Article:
By Jim Richards, Senior Associate at Winckworth Sherwood
6 April 2022 marked a red-letter day for divorce and family law. No fault divorce is introduced, an apparently progressive step in terms of allowing couples to part with less acrimony. At the same time, many will be feeling the pinch of a national insurance rise, along with further tax rises in the pipeline.
This, when allied to the rate of inflation, a perceived drop in living standards, not to mention the fuel crisis which is currently hitting this country, creates a general feeling of caution and inertia.
Such evidence as there is (which emanates largely from the United States), shows that in tough times, families tend to stick together rather than part.
Certainly, the last quarter of 2021 tends to back this up. The latest court statistics show a 25% drop in matrimonial applications and a 13% fall in the number of new divorce cases.
Whatever the cause, this can mean only one thing, particularly in the context of the significant rise in domestic abuse recorded during the pandemic: many families who really should not be together are still living together.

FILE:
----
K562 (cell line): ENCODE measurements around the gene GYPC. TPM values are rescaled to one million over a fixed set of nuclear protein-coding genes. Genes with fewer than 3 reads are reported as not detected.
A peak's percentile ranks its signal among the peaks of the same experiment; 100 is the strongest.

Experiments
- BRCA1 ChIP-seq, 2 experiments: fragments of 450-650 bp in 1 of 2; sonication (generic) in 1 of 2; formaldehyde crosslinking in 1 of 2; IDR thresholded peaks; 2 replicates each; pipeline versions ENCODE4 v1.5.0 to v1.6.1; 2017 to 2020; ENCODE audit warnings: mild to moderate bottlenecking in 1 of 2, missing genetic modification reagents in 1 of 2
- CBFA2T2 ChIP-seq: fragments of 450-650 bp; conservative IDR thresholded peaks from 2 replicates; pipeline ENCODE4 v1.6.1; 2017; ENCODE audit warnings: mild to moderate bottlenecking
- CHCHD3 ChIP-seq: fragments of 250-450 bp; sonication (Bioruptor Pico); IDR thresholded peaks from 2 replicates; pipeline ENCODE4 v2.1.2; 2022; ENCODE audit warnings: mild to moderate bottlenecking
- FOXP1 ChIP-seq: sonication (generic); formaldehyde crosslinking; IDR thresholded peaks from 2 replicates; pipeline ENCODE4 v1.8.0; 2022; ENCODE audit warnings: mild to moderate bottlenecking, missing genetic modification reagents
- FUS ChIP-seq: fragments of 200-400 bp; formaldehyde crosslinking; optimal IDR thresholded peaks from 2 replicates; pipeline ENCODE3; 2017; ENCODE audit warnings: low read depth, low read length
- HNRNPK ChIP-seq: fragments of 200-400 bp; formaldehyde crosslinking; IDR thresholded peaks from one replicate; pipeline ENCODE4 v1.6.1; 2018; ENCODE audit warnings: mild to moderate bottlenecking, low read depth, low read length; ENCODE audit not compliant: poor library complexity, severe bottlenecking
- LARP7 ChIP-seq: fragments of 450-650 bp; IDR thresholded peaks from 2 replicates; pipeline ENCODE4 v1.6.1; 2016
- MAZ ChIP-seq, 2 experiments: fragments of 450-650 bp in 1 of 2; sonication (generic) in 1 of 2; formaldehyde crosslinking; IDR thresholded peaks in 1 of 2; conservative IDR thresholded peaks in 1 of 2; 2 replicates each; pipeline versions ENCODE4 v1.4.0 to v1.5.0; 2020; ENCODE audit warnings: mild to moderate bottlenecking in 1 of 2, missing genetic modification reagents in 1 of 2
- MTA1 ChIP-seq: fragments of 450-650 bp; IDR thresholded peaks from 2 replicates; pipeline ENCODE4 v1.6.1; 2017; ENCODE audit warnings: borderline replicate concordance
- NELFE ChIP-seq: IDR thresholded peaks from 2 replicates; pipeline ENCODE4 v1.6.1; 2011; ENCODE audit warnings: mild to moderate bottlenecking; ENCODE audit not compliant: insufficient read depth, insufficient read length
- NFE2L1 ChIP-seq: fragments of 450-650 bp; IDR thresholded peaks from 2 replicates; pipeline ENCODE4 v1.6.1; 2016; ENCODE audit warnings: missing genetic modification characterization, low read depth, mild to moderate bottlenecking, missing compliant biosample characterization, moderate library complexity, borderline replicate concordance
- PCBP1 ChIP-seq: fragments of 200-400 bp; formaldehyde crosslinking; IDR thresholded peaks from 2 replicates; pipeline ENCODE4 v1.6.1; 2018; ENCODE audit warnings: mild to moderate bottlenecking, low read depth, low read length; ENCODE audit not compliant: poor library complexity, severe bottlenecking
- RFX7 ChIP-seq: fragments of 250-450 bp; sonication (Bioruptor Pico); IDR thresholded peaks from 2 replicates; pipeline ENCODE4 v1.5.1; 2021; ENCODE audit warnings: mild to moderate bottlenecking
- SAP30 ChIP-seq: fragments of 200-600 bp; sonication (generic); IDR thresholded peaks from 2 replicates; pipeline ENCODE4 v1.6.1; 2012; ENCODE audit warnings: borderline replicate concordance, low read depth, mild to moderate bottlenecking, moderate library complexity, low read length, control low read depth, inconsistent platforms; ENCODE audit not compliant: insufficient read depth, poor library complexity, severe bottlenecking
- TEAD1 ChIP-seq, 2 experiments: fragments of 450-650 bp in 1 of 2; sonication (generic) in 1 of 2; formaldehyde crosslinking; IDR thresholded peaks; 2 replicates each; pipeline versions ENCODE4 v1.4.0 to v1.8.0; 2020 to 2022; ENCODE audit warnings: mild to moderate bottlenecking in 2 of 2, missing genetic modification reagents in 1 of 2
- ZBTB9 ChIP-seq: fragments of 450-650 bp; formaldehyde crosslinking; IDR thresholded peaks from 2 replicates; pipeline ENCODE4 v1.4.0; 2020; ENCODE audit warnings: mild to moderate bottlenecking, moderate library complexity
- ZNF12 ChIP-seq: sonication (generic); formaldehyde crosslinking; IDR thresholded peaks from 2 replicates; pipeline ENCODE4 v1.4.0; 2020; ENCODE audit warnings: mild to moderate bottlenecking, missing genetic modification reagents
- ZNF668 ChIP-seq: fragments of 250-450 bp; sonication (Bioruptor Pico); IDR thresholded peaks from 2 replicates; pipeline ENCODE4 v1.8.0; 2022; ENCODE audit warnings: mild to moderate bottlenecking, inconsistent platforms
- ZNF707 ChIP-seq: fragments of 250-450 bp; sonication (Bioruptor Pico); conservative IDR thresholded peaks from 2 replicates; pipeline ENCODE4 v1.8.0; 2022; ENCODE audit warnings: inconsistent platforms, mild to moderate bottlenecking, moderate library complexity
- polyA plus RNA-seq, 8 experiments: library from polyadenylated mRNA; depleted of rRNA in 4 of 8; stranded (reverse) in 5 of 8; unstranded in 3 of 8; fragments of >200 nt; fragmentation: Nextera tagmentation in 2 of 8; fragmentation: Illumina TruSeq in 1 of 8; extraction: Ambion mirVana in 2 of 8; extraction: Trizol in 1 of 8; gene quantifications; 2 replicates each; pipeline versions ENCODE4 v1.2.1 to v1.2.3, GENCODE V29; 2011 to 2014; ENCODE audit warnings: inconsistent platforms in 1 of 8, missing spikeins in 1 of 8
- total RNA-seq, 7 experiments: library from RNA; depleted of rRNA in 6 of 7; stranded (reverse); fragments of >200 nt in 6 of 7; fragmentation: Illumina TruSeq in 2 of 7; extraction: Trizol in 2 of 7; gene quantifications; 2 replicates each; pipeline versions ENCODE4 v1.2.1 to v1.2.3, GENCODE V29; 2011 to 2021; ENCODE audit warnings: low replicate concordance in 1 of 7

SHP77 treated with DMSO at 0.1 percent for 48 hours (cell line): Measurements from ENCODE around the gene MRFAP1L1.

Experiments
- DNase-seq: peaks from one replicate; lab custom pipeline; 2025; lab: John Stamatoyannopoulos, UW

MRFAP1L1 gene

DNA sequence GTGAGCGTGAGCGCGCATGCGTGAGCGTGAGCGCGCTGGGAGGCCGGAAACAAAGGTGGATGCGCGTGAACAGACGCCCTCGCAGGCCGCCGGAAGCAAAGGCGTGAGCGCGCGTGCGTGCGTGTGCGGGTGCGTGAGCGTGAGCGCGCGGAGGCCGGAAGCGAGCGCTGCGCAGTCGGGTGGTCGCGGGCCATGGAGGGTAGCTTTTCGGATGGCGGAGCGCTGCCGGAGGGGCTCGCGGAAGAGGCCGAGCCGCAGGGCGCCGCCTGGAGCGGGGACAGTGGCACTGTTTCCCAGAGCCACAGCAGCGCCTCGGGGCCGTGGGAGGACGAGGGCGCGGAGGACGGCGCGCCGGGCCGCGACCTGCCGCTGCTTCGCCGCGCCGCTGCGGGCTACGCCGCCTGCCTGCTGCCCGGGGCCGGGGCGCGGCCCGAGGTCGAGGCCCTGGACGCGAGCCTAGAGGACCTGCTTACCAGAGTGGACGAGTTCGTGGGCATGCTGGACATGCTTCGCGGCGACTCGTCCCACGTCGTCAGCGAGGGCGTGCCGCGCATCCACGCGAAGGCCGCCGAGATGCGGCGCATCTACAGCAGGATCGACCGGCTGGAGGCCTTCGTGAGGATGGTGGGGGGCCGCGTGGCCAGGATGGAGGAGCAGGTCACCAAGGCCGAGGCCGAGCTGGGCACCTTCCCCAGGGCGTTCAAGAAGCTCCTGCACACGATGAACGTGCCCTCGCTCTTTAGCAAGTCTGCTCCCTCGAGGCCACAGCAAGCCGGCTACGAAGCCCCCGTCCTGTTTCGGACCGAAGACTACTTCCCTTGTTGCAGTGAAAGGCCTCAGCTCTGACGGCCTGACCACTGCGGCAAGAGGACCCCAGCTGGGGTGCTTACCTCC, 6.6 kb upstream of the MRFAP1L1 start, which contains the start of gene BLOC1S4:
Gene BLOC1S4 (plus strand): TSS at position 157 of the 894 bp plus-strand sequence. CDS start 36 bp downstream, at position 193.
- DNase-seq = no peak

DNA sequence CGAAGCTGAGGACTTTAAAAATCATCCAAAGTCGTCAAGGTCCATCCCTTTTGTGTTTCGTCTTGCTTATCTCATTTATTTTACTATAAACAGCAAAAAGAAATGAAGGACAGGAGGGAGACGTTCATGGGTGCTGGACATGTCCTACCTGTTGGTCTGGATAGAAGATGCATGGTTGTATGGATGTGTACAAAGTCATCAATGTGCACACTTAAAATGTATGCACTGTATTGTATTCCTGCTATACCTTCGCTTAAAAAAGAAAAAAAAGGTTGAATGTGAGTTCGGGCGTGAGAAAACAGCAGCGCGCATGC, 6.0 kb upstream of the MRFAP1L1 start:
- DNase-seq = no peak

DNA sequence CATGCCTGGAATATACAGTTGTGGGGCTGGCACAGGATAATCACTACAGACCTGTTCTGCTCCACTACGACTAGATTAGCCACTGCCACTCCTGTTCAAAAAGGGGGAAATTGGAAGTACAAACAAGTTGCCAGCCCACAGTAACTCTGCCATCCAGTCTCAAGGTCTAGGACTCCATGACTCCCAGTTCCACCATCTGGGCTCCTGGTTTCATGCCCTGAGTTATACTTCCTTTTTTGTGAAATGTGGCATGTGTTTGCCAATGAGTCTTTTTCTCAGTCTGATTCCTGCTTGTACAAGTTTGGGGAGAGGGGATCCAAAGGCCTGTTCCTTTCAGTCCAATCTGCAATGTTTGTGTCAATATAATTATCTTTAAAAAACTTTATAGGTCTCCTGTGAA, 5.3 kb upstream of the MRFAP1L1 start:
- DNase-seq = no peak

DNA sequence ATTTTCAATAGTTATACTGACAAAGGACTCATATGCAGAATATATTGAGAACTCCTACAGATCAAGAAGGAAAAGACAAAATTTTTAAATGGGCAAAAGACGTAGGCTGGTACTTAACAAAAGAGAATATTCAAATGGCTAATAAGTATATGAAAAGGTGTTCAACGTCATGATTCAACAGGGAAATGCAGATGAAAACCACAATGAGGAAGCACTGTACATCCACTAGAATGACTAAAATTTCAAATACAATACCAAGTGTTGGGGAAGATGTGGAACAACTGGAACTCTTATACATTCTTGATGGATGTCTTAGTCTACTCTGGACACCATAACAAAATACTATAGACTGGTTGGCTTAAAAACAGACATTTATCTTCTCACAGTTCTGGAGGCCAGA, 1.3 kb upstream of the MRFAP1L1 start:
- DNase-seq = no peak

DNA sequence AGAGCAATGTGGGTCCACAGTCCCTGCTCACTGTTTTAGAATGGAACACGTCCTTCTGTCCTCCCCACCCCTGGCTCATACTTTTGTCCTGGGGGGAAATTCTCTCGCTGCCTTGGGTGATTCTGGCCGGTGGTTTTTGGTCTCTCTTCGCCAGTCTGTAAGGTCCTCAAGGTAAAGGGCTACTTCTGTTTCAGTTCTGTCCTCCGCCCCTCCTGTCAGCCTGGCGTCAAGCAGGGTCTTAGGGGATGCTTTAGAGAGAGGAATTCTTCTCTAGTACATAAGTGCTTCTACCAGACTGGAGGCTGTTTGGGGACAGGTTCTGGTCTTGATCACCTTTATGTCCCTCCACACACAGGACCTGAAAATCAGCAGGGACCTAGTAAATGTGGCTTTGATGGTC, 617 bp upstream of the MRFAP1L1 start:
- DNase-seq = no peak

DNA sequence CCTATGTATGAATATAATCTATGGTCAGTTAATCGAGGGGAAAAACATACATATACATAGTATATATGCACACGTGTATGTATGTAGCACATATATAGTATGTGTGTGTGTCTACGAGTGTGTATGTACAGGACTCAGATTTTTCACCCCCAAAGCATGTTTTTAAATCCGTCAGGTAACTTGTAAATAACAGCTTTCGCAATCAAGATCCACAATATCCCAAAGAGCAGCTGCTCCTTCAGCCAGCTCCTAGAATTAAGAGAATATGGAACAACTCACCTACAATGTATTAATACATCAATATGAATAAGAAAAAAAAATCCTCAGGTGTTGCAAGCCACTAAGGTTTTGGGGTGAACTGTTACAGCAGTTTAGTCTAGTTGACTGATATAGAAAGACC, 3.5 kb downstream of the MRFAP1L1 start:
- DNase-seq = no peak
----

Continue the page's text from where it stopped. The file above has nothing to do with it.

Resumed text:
Often, people say they “stay together for the sake of the children” as though children are unaware of the situation between adults and remain unaffected by the uncertainty and unhappiness caused by their parents’ relationship failing.
If people do not feel confident enough to leave a relationship that has come to an end it is a matter which affects all concerned. Living in limbo because you can’t see a way out, is unlikely to enable anyone to thrive, nor will this enable children to develop good relationship models. The impact on mental health and well-being is enormous.
Whatever effect the change in divorce laws may bring, if current trends continue, fractured families who continue to live together when they should begin the process of separation, will only cause misery for tens of thousands of people.